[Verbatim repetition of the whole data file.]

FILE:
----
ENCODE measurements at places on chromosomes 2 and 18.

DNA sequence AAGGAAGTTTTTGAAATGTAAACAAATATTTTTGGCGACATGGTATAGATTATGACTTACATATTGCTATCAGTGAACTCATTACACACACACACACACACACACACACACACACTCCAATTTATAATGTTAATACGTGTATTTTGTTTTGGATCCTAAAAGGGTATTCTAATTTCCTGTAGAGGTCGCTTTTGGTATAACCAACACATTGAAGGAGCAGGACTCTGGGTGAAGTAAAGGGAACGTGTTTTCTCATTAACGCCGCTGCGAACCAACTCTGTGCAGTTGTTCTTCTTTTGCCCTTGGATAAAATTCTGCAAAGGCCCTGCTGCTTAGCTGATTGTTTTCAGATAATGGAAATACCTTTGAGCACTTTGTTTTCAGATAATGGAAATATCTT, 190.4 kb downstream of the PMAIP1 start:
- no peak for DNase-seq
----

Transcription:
ENCODE measurements at places on chromosomes 2 and 18.

DNA sequence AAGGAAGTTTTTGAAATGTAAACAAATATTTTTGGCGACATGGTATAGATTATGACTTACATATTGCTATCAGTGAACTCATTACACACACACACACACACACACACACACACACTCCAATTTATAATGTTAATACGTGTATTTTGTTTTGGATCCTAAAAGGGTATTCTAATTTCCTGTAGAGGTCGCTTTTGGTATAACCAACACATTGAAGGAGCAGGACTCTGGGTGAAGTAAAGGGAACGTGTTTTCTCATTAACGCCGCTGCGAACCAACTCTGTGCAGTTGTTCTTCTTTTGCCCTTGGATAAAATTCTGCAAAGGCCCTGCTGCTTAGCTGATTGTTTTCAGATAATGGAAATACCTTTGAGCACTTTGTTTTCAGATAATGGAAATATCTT, 190.4 kb downstream of the PMAIP1 start:
- no peak for DNase-seq